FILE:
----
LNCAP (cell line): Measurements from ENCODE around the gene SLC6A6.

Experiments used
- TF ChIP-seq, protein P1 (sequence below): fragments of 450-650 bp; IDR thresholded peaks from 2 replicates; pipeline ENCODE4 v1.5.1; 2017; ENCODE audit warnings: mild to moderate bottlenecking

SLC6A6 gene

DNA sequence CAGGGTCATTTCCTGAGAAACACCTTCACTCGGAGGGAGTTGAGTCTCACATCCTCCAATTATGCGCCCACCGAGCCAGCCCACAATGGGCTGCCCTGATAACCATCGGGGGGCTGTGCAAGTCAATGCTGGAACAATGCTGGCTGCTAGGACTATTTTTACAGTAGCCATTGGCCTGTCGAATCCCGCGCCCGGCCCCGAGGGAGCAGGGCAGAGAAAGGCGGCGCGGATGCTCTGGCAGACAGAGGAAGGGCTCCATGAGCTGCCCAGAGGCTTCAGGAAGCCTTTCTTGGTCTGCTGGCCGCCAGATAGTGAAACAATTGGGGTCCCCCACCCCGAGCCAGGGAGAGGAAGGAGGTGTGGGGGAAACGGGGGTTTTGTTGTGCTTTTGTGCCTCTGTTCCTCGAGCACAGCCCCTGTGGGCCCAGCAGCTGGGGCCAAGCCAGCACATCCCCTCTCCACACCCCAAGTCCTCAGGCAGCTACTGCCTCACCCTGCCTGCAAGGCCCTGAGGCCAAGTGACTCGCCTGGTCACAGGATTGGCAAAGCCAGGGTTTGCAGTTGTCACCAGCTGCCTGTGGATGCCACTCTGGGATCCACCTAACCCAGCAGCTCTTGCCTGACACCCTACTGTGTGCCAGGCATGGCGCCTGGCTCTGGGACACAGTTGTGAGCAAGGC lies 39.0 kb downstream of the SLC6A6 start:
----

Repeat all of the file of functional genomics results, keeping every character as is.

LNCAP (cell line): Measurements from ENCODE around the gene SLC6A6.

Experiments used
- TF ChIP-seq, protein P1 (sequence below): fragments of 450-650 bp; IDR thresholded peaks from 2 replicates; pipeline ENCODE4 v1.5.1; 2017; ENCODE audit warnings: mild to moderate bottlenecking

SLC6A6 gene

DNA sequence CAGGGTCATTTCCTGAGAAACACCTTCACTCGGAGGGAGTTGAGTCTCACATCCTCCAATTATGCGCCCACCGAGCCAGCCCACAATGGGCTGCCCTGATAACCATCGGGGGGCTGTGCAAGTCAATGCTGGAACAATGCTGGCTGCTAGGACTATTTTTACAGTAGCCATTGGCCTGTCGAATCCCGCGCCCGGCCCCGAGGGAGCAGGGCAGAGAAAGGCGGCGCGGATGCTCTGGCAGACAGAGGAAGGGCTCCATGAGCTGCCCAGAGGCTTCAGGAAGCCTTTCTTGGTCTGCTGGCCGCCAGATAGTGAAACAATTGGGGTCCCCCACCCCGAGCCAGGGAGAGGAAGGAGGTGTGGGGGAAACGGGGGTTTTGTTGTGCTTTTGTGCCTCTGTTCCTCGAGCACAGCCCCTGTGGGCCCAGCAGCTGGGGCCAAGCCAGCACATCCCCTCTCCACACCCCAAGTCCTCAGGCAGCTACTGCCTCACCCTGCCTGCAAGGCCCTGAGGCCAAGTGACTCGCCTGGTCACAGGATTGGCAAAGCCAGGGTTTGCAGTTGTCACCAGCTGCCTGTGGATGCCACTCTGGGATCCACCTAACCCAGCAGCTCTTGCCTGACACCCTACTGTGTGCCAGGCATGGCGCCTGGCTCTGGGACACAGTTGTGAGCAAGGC lies 39.0 kb downstream of the SLC6A6 start: